5 Ways That Pessimism Can Harm You- And 5 Ways To Cultivate Optimism

Updated May 9, 2023by BetterHelp Editorial Team

Pessimism can be defined as a person’s tendency to assume the worst and see the worst outlook on things. A pessimistic person may lack hope and confidence, and retain doubts about the future, even if there’s no reason to have them. Sometimes those labeled pessimistic have trouble seeing any good in other people, themselves, or the world. 

Some people defend their pessimist personality traits by speaking about incidents in the past where they perceived it helped them. They might say something like, “Well, I didn’t expect to have a good time, so when I did, it was a pleasant surprise.” While that may apply to some situations, when we enter a situation with a negative mindset, it often becomes a self-fulfilling prophecy. You expect to have a bad time, so you don’t engage in the activity enough to enjoy it. This is how pessimism 'wins' -- we allow our negative thoughts to become true, and then our pessimism grows stronger over time.

5 Ways Pessimism Can Be Damaging To Your Daily Life

Being pessimistic can have a markedly negative impact on different areas of life, including in our relationships, at work, in social situations and more. If you think you may be a pessimist, or you’re close to someone who is, here are a few things to consider: 

You Can Shift Your Attitude And Perspective

1. A Pessimistic Attitude Can Hurt Your Relationships

It can be very difficult to have a relationship with a pessimistic person. People who are chronically pessimistic often have a hard time trusting other people. As a result, pessimists assume the worst in others, sometimes making unfair accusations and fabricating things that support their pessimistic point of view.

It’s also hard for pessimistic people to plan the future with others because they usually expect something bad to happen that will ruin the relationship. it’s difficult to have hope for the future if you’re in a relationship with a pessimistic person- many people end up leaving because they want to know where the relationship is headed.

It’s also challenging to have a relationship with a pessimist because they may not show their true feelings easily. They may refrain from letting others know how they feel to defend themselves, even if it’s something positive that would make their partner happy. Also, sometimes, pessimists may feel that it’s pointless to work on relationship difficulties because they assume it wasn’t going to work out anyway.

2. Pessimism Can Hurt Your Physical Health

Scientists have long established that there is a mind/body connection that ties our thoughts closely with our physical health. When you have a pessimistic attitude, it may hurt both your physical and mental health. The correlation isn’t only physiological- but the behavioral ramifications of pessimism may also have a negative impact on health. For example, studies have found that pessimistic people are less likely to diet, exercise, or see a doctor when they need. They are also more likely to smoke.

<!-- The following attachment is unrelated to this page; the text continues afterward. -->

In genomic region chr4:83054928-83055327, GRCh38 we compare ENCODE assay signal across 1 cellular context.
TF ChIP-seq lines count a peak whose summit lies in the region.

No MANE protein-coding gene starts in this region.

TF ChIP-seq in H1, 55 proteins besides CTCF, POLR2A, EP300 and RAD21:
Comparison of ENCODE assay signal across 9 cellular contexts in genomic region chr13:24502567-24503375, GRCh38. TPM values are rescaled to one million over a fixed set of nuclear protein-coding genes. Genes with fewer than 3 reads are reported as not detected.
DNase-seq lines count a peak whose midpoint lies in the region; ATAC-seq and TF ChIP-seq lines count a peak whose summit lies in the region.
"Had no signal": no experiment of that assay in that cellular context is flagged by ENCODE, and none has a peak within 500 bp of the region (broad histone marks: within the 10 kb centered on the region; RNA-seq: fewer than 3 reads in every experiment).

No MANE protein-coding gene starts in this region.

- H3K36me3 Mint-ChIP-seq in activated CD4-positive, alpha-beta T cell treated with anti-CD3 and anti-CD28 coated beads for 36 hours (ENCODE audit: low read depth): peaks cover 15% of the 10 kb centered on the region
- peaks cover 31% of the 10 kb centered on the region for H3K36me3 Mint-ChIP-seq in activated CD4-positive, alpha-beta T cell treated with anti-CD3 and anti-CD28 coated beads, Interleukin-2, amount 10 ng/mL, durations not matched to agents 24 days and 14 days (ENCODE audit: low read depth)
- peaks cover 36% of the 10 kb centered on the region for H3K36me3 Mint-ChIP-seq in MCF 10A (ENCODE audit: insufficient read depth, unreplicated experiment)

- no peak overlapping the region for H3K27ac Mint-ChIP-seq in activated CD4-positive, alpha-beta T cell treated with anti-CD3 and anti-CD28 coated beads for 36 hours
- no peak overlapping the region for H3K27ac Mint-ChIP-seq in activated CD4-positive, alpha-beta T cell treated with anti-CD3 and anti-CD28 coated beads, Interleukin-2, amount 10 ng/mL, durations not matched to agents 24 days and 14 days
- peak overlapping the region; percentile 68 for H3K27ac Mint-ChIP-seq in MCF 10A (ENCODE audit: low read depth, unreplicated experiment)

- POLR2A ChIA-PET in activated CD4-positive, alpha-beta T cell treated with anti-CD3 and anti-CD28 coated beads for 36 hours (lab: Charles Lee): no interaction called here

One Finnish study connecting pessimism to physical health followed over 2,000 people over a period of 11 years. These people were initially given 6 statements to rank on a scale of how they thought that the statement applied to them personally. There were positive and negative statements. At the end of the study, there were 122 people that had died over 11 years from coronary heart disease. The researchers took into effect things like diabetes, smoking, and other risk factors, and determined that the people who scored with a high level of pessimism were twice as likely to die of heart disease.

3. A Pessimistic Mentality Can Hurt Your Career

A pessimistic attitude can be a big drawback in the workplace. There have been studies testing the differences between a pessimist and an optimistic attitude in the workforce that show it’s far more beneficial to have an optimistic attitude in your career. Pessimistic people are more likely to give up when they encounter a difficult situation at work, are less likely to learn valuable lessons from their mistakes at work, and are more likely to create unwanted workforce drama

4. Pessimism Affects Self-Esteem And Confidence

Pessimistic people are not just hard on other people; they are hard on themselves, too. Some people were not pessimistic from the start- they developed these tendencies and thought processes after experiencing hurtful situations in their life. After constant disappointment or hurt by others, it may be tempting to decide that it’s easier to expect the worst from the start. To defend themselves from further pain in the future, a pessimist may behave in ways that backfire and hurt them even more. They're a "glass half empty" type of person.

5. Pessimism Is Harmful To Your Mental Health